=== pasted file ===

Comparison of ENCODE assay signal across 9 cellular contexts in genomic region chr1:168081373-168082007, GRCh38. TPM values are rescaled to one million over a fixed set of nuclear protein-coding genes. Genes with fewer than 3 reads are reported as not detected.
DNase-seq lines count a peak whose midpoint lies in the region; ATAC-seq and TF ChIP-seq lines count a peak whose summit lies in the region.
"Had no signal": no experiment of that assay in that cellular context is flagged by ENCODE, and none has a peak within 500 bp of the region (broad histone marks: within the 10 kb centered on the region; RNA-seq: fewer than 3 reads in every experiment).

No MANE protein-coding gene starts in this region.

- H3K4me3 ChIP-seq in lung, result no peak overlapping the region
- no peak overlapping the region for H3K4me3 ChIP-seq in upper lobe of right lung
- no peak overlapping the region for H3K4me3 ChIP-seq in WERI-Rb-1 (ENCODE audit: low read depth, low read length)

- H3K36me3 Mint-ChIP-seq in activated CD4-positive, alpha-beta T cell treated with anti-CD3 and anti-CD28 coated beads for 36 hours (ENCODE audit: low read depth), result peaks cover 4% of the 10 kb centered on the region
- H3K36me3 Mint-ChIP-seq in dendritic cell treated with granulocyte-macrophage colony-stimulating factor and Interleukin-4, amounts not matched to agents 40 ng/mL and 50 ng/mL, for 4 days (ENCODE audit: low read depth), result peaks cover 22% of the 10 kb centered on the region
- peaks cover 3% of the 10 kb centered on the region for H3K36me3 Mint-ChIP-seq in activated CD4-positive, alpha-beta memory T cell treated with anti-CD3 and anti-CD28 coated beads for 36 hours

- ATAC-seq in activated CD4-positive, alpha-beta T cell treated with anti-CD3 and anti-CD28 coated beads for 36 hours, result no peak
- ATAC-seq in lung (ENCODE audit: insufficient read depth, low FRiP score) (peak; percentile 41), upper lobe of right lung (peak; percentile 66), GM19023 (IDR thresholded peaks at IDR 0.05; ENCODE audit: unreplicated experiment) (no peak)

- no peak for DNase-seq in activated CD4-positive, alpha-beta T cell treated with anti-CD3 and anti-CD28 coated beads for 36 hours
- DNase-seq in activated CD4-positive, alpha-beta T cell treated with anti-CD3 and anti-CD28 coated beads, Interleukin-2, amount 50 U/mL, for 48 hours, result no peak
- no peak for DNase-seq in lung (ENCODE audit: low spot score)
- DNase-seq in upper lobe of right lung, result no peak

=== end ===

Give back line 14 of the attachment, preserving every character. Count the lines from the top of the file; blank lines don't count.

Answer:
- DNase-seq in activated CD4-positive, alpha-beta T cell treated with anti-CD3 and anti-CD28 coated beads, Interleukin-2, amount 50 U/mL, for 48 hours, result no peak